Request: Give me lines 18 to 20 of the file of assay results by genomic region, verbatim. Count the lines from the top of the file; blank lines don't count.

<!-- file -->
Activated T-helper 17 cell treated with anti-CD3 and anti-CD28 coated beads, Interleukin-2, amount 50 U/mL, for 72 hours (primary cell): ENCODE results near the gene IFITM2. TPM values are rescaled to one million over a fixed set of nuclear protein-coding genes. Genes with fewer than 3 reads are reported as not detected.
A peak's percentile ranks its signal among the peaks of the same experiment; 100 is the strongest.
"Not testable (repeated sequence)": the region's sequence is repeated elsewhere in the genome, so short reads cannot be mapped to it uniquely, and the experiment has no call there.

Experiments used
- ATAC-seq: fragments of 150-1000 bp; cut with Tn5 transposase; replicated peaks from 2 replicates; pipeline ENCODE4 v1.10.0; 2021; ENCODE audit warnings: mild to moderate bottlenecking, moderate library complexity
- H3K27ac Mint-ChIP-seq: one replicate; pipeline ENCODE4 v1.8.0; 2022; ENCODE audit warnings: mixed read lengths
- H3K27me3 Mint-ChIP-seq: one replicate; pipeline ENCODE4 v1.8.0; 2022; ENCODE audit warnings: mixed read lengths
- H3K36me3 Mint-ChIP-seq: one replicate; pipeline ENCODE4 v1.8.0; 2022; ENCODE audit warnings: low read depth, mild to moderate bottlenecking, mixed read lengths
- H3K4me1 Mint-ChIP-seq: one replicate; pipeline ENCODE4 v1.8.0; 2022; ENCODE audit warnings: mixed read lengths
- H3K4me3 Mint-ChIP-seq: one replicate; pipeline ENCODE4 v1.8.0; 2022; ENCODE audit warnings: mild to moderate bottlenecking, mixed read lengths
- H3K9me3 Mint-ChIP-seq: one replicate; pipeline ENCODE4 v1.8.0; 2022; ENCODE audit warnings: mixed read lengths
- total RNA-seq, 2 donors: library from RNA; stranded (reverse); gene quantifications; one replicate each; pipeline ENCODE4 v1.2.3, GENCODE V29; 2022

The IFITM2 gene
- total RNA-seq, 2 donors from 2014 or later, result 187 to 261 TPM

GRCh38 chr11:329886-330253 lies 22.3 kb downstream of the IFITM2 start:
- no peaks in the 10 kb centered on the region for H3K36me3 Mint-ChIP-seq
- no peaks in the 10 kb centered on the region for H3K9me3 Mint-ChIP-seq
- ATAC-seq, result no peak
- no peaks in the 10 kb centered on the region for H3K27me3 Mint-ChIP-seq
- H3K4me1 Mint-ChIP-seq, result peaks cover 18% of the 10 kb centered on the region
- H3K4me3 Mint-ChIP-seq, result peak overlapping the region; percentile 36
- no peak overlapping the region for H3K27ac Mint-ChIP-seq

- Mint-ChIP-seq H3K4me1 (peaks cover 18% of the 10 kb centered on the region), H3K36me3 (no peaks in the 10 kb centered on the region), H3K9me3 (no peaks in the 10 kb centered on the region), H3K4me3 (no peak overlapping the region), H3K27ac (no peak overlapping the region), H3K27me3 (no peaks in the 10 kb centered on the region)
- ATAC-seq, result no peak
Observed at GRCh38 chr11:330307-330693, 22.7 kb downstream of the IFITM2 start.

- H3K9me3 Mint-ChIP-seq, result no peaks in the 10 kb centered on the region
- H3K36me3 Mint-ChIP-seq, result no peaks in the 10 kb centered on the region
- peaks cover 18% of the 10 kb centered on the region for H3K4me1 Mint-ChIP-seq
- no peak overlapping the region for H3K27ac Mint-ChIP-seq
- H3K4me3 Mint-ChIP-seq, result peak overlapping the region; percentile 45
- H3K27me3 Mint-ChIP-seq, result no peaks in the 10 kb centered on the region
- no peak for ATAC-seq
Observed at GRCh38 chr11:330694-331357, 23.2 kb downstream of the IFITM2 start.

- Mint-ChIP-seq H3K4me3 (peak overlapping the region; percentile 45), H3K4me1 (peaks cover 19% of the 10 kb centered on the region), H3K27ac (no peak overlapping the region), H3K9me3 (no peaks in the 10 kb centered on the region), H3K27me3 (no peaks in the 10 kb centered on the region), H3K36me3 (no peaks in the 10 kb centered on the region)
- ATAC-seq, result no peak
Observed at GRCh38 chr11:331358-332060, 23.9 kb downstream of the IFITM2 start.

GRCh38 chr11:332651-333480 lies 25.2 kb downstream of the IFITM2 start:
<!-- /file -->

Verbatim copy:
- ATAC-seq, result no peak
- no peaks in the 10 kb centered on the region for H3K27me3 Mint-ChIP-seq
- H3K4me1 Mint-ChIP-seq, result peaks cover 18% of the 10 kb centered on the region